Gyang Bere, Jos
When the expected news did eventually come, it arrived with a reverberating shockwave. In our last story on the ugly development, Saturday Sun had reported wives of the Kwi community of Riyom Local Government Area of Plateau State, pleading with the authorities of the Special Task Force in Jos to release their husbands, members of vigilance group, said to be taken into their custody after they were critically wounded in a shooting incident by its operatives, about seven months ago. If you have killed them, bring their bodies for burial, their anxious families said.
On Wednesday, November 13, 2019, that wish was finally granted after several months of anxious waiting. But it sparked off a gale of emotional outpourings as the three corpses of vigilante members allegedly killed by operatives of the Operation Safe Haven (OPSH), a joint military task force in charge of internal security in Plateau and environs arrived the village to be given a communal burial.
Most people, especially women and children could not hold back their tears when a siren-blowing ambulance arrived the village with the corpses from the Jos University Teaching Hospital (JUTH) where an autopsy was earlier conducted on the bodies to ascertain the cause of their death. Widows of the deceased, cried and wailed as they hugged the coffins tightly, as if doing so would wake up their dead husbands. It was a highly emotional sight. There were simply no dry eyes anywhere in sight.
The atmosphere was tense and chaotic as villagers voiced out their frustration, anger and sadness over the killing. They contended that these members who had made sacrifices over the years by sleeping outside in the cold in order to protect the community, ironically, along with members of the joint task force, from external aggression from Fulani herdsmen, did not deserve such cruel fate in the hands of their co-protectors.
Genesis of the ugly episode
Their untimely death followed an attack allegedly carried out on April 20, 2019, by suspected Fulani herdsmen operating from a forest close to the village. They were said to have targeted and laid ambush on two members of the community who were returning from an outing somewhere. While one of them who is said to be a brother of the members of the village vigilance group died in the attack, his partner survived. Though seriously wounded, he was able to alert members of the vigilance group of what happened. It prompted them to rush to the scene in an attempt to rescue the situation.
But, alas, that attempt to rescue the distressed turned out to be a grave miscalculation providing a chilling background to more gruesome bloodletting but this time around perpetrated not by the much-talked-about and feared Fulani herdsmen but by members of the joint task force charged with protecting the community from attacks. Stories had it that members of the vigilance group mobilized to the ambush scene, the military guys who were also alerted by the village head about the ambush as the group were, met one dead body and the survivor, on their arrival.
The incident was at bout 8 pm. Shortly afterward, military operatives arrived the scene in a Hilux van and met 17 vigilance members who ordinarily, should be no strangers to them as they had been working together over the years to keep the small community safe from attacks by marauders. But nobody knows why they behaved the way they did in the ensuing moments. Up till today, nobody has been able to establish whether it was the case of a mistaken identity that took place under the cover of darkness. And, nobody knows what the rule of engagement or mode of communication between the two groups was like before the bloody encounter. Members of the joint task force were alleged to have opened fire on members of the vigilance group, without any provocation. In the ensuing chaos and confusion, three of them were critically wounded before the sound of military-issue rifles died down.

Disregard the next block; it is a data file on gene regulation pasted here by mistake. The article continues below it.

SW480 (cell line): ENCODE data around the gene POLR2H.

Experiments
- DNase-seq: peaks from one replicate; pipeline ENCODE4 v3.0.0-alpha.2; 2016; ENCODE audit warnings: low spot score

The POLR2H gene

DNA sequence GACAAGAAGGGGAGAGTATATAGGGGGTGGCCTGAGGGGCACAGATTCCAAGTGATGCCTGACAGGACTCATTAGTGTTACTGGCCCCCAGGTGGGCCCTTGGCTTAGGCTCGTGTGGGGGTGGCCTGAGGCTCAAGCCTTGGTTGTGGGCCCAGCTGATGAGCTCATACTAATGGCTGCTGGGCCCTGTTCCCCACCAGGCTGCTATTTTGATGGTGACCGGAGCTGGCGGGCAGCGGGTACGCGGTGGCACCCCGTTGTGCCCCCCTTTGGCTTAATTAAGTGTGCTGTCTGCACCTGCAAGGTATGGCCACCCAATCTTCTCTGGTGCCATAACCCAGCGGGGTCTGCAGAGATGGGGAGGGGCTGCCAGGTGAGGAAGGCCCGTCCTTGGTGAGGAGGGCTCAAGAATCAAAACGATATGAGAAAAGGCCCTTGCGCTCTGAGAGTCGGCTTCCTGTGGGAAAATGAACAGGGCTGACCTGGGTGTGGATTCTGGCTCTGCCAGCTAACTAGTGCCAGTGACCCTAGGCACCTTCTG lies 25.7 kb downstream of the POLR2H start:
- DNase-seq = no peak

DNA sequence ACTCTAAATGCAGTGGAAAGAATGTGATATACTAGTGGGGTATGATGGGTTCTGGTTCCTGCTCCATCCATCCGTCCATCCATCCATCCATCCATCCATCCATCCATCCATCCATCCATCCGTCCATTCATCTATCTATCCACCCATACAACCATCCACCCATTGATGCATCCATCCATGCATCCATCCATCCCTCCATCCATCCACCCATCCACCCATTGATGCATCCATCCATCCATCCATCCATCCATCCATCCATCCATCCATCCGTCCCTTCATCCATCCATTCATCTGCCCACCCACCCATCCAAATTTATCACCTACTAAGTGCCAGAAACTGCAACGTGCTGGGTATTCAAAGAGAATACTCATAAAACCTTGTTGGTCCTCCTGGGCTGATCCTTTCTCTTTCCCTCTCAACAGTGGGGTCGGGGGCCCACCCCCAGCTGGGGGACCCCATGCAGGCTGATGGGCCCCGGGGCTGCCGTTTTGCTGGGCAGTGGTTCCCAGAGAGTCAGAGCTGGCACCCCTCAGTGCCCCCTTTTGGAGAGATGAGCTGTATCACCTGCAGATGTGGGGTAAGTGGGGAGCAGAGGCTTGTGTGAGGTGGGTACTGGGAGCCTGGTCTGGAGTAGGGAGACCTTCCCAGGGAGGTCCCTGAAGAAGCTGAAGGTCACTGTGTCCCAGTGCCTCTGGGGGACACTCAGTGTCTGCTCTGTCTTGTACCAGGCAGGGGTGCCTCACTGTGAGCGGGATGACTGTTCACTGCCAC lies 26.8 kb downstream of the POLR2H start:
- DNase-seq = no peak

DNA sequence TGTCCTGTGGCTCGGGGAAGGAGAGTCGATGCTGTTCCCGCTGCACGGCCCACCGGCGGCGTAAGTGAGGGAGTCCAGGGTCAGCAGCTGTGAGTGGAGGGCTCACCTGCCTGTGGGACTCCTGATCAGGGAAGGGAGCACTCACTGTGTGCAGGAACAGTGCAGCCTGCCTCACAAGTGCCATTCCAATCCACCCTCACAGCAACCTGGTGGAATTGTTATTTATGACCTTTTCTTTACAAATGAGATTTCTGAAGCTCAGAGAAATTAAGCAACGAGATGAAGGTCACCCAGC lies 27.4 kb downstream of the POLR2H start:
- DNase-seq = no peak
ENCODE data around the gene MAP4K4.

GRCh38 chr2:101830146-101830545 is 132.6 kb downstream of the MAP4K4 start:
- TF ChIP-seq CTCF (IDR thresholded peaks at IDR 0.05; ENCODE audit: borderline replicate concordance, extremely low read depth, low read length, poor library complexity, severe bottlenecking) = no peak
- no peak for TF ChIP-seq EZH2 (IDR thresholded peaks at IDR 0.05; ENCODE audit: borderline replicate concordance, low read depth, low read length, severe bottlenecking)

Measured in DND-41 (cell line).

Eyewitness said the military operatives, for reason best known to them, started shooting directly at the vigilantes who were there on a rescue mission, without bothering to find out whether it was friend or foe that was on the scene. Although the sporadic shots took everyone by surprise, by the time it was all over, three members of the vigilance, namely Elisha Yakubu Bot, 47, Joshua Dung, 27, and 24-year-old Bot Bulus Rwang, were critically wounded.
Maybe comprehensive enquiries into the matter which the community and its lawyer are calling for may eventually get to unearth the true motives behind the attacks. But one fact that the community holds up to accuse the operatives of the Joint Task Force of pre-meditated murder is their hasty round-up of the 17 vigilantes, including those inflicted with gunshots wounds, and framing them for armed robbery.
Subsequently, they were taken to Sector 9 Command Office in Makera, Riyom. While on the way, the three who were badly injured were allegedly taken to the hospital while the remaining 14 were taken to Makera. The following morning, they were transferred to the STF Headquarters, Jos where they were reportedly tortured for about a month before being handed over to the State Criminal Investigation Department (CID) of the Plateau State Police Command. Having ascertained that they were not criminals as was originally assumed but members of vigilance group responding to attack, they were freed after some days after their statements were taken by the police.
How the tragedy unfolded
Following an alarm raised by the community that 17 persons were arrested that fateful night but only 14 were released, some of the community leaders including the member representing Barkin-Ladi in the State House of Assembly, Hon. Peter Gyendeng approached the Commander, Major General Augustine Agundu, to ask for his intervention in the matter but he couldn’t explain the whereabouts of the missing three.
The community wrote an official letter to the STF Headquarters to produce them. They got no response. Not even when this was followed by another letter. Following this development, the community engaged the services of a lawyer, Barrister Gyang Zi to write a letter to the STF Headquarters, demanding to know what happened to the vigilantes in their custody. Yet, they got no response.
When they appeared to be making no headway, the three affected families mobilized themselves, in conjunction with the community and constituted a search team who moved round hospitals in Jos. It was in the course of this that the corpses were discovered in Bingham University Teaching Hospital Jos in August, five months after the incident.
Shocked, the community through their lawyer, wrote the hospital demanding to know who deposited the corpses and when that was done. They also approached some pathologists at the Jos University Teaching Hospital (JUTH) for autopsy. But on the day of burial the hospital management refused to release the corpses until the community settled the mortuary bill of over N250, 000. Matters were later straightened out when they made a part payment through their lawyer.
Reality dawns on the widows